Tompoes – Tompoezen (plural) literally translates to Tom Thumbs. It’s the equivalent to the French mille-feuille and the Australian vanilla slice. It is basically two layers of sweet puff pastry filled with a thick layer of pastry cream in between. In the Netherlands it is customary to have it rectangular in shape with pink frosting. However, on Queen’s day the frosting changes to a brilliant orange.



Vla / Vlaflip – CUSTARD!! Yummay! Custard in the Netherlands come in a variety of flavours and forms. Vanilla, chocolate, caramel, chocolate chip, banana or a mix of 2 flavours. Vlaflip is custard, yoghurt and fruit syrup. Some custards can be bought with a layer of jelly at the bottom. These desserts are served cold with or without whipped cream. During national events such as Queen’s Day or a European Championship, vla comes in bright orange.









Zoute Haring – Pickled herring. This is a delicacy in this part of the globe, popular in Scandinavia, Germany, the Netherlands, Denmark and Iceland. The fish is prepared by first salting it heavily to remove excess fluid. Then it is soaked in a vinegar solution for flavour. The traditional method of eating this is to hold the fish by the tail and drop the whole thing into your mouth. Herring in a bun topped with onions is also commonly sold.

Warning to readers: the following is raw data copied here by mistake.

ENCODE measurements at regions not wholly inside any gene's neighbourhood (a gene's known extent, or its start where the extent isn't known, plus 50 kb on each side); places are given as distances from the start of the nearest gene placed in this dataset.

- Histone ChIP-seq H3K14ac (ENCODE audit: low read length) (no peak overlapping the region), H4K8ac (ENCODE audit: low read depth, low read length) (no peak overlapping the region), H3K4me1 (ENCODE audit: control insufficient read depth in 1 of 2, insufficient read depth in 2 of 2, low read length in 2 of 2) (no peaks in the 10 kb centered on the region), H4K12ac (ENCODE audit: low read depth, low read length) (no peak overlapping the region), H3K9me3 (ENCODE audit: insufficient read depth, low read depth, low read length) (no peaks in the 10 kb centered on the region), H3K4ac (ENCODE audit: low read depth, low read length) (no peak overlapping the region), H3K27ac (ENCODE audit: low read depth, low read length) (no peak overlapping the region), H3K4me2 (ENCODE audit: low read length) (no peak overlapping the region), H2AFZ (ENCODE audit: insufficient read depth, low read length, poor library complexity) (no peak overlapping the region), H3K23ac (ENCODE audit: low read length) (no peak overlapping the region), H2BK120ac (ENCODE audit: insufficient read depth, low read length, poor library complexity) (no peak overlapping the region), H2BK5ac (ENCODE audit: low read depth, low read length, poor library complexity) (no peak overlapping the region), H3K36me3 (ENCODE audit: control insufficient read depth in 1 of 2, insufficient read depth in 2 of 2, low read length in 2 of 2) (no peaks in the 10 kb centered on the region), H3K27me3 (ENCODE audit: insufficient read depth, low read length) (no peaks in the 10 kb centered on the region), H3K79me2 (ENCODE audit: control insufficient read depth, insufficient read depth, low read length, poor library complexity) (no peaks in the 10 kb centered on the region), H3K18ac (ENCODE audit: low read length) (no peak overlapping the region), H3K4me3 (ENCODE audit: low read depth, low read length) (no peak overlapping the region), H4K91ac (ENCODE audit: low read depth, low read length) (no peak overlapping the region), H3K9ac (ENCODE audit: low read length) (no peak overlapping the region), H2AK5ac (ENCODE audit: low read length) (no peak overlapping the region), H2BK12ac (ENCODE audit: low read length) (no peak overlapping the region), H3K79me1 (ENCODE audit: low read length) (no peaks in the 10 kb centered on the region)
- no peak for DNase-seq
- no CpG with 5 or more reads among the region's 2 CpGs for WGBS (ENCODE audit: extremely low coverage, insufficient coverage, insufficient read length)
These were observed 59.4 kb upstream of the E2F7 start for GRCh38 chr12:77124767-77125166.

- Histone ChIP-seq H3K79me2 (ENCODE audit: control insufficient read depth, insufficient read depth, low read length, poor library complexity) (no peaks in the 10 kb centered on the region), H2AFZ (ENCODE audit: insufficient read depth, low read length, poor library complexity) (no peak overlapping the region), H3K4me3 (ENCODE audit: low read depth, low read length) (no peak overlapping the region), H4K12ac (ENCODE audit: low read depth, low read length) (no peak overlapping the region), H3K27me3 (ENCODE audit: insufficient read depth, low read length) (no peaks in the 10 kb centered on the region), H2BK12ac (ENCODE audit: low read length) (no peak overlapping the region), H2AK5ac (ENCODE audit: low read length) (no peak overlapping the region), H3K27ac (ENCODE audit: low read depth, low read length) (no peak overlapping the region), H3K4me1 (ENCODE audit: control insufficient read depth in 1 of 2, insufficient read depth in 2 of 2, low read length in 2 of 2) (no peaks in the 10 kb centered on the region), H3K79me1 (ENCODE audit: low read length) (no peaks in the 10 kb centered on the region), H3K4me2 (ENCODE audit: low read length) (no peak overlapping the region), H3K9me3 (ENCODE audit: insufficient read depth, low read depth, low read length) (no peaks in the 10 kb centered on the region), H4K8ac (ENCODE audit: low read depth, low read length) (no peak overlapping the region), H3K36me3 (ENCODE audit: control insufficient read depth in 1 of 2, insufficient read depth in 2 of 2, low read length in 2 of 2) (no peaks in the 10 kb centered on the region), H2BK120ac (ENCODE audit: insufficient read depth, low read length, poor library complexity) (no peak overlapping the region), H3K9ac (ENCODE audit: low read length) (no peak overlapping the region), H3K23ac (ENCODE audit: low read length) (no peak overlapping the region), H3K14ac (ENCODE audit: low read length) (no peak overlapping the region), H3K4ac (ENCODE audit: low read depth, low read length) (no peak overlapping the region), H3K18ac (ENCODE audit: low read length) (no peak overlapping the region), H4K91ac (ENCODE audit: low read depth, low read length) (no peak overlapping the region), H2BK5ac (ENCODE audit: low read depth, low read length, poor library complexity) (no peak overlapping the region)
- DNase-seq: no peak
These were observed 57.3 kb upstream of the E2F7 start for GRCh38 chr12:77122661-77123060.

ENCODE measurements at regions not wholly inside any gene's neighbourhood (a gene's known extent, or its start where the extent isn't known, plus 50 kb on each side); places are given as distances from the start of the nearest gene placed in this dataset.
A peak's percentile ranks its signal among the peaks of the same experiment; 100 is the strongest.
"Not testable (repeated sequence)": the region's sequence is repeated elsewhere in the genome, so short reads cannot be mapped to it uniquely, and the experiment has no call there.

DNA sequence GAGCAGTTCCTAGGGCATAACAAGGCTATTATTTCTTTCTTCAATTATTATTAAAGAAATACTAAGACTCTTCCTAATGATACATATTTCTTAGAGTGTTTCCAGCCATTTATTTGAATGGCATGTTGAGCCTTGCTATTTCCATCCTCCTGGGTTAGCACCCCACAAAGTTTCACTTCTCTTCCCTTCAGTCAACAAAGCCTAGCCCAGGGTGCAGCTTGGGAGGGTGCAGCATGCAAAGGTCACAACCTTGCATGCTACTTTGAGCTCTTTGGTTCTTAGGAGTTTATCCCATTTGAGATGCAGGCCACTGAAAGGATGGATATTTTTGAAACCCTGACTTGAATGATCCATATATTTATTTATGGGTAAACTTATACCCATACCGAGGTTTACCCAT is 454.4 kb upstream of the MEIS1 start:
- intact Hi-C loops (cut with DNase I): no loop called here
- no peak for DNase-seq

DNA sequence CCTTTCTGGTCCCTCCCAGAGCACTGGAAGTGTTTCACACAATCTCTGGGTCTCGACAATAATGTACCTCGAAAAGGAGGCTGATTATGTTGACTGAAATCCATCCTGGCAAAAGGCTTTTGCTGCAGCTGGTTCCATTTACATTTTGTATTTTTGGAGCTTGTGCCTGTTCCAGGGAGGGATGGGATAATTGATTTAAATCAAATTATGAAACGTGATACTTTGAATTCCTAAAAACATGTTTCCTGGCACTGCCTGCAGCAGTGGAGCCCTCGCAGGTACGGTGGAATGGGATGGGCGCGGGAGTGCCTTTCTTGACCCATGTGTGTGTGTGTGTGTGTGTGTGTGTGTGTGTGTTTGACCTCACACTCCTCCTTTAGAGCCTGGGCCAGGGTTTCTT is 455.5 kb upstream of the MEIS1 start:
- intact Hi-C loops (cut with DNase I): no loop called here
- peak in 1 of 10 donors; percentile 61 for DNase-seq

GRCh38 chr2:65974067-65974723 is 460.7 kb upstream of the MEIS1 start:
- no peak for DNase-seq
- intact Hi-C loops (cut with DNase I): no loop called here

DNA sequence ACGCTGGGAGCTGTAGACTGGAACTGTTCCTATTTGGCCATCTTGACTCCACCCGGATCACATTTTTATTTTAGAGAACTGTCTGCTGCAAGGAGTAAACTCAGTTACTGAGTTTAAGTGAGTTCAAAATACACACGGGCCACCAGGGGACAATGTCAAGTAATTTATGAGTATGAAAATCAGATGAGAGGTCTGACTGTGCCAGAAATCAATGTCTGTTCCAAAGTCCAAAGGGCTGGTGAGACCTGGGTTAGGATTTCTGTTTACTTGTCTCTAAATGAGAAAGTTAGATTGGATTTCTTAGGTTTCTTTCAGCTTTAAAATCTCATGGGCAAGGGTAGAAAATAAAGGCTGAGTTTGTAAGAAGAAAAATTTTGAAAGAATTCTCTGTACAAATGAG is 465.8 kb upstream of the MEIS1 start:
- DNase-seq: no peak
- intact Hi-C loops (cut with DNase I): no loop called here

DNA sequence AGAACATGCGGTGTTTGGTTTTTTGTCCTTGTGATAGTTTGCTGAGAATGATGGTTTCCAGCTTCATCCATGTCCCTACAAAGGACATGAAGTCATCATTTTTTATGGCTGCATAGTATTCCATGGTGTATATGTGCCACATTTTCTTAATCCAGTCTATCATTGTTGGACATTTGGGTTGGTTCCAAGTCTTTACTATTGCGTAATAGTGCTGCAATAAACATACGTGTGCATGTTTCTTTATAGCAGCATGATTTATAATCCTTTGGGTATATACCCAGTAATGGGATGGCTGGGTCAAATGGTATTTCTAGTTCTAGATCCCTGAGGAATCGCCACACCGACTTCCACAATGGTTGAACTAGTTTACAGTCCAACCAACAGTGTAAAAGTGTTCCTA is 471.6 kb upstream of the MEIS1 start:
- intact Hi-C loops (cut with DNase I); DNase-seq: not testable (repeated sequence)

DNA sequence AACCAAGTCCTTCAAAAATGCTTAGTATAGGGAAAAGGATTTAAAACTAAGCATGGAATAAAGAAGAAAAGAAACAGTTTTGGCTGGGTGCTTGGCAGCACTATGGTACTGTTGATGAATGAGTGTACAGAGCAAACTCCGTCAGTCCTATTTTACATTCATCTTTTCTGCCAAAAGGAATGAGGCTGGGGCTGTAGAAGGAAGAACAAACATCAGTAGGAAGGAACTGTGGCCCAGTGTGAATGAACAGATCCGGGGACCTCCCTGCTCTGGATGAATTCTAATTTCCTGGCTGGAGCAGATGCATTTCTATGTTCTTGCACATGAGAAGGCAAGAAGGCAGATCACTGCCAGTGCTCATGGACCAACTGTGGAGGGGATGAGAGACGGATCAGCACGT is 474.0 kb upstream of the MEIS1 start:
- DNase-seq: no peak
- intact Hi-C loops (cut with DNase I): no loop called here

• *The Wall refers to the automated food dispensing machine found in many fast food joints in the Netherlands, Smullers and FEBO being the most popular. The food is cooked on the other side of “the wall” and placed into individual pigeon holes of “the wall”. You put change into the coin slot ~ this allows you access to the food behind the glass doors and you help yourself to whatever you want without the hassle of queuing up at the counter.


  • Vishandel” is a fish monger. At Dutch markets there are usually two kinds ~ one that sells fresh raw  fish and seafood, the other sells the cooked stuff, i.e : fried fish fillets, smoked eel, grilled prawns, chilled boiled prawns, smoked trout, pickled herring, marinated octopus … etc



So there you go, the things I recommend you try the next time you find yourself in the Netherlands.



~ ENJOY!! ~






Permanent link to this article: http://foodflurries.com/savoury/essential-snack-a-doodums-what-to-eat-when-in-amsterdam-2


1 ping

  1. its still me!! (do i still need to keep writing in my name?)

    CHOCOMEL!!!!!!!!!!!!!!!!!!!! *bangs head on table…. i wannnnttttttttttttttttt

    1. bubviv

      Isn’t it the best? I think everyone who visits the Netherlands should wake up to a bottle instead of a cup of coffee at breakfast.